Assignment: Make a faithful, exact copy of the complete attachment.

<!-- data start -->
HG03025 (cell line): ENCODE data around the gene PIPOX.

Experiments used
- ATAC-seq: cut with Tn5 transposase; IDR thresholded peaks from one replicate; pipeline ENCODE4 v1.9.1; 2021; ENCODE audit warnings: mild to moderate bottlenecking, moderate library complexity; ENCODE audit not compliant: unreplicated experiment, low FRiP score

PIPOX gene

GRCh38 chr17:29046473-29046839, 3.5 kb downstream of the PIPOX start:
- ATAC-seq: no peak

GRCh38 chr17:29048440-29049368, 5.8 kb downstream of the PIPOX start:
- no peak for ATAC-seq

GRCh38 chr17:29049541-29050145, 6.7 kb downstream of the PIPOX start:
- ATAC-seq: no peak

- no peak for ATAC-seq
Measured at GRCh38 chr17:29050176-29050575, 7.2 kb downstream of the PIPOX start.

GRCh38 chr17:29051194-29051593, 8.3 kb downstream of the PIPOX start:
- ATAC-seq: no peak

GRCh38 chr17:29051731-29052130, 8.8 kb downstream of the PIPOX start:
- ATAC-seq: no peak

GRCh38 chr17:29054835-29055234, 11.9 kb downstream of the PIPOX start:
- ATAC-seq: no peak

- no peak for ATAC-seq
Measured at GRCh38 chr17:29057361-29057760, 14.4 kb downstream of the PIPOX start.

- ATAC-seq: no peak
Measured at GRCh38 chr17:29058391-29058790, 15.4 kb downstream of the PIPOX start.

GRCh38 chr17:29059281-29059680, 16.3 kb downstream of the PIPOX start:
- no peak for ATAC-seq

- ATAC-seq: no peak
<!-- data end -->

HG03025 (cell line): ENCODE data around the gene PIPOX.

Experiments used
- ATAC-seq: cut with Tn5 transposase; IDR thresholded peaks from one replicate; pipeline ENCODE4 v1.9.1; 2021; ENCODE audit warnings: mild to moderate bottlenecking, moderate library complexity; ENCODE audit not compliant: unreplicated experiment, low FRiP score

PIPOX gene

GRCh38 chr17:29046473-29046839, 3.5 kb downstream of the PIPOX start:
- ATAC-seq: no peak

GRCh38 chr17:29048440-29049368, 5.8 kb downstream of the PIPOX start:
- no peak for ATAC-seq

GRCh38 chr17:29049541-29050145, 6.7 kb downstream of the PIPOX start:
- ATAC-seq: no peak

- no peak for ATAC-seq
Measured at GRCh38 chr17:29050176-29050575, 7.2 kb downstream of the PIPOX start.

GRCh38 chr17:29051194-29051593, 8.3 kb downstream of the PIPOX start:
- ATAC-seq: no peak

GRCh38 chr17:29051731-29052130, 8.8 kb downstream of the PIPOX start:
- ATAC-seq: no peak

GRCh38 chr17:29054835-29055234, 11.9 kb downstream of the PIPOX start:
- ATAC-seq: no peak

- no peak for ATAC-seq
Measured at GRCh38 chr17:29057361-29057760, 14.4 kb downstream of the PIPOX start.

- ATAC-seq: no peak
Measured at GRCh38 chr17:29058391-29058790, 15.4 kb downstream of the PIPOX start.

GRCh38 chr17:29059281-29059680, 16.3 kb downstream of the PIPOX start:
- no peak for ATAC-seq

- ATAC-seq: no peak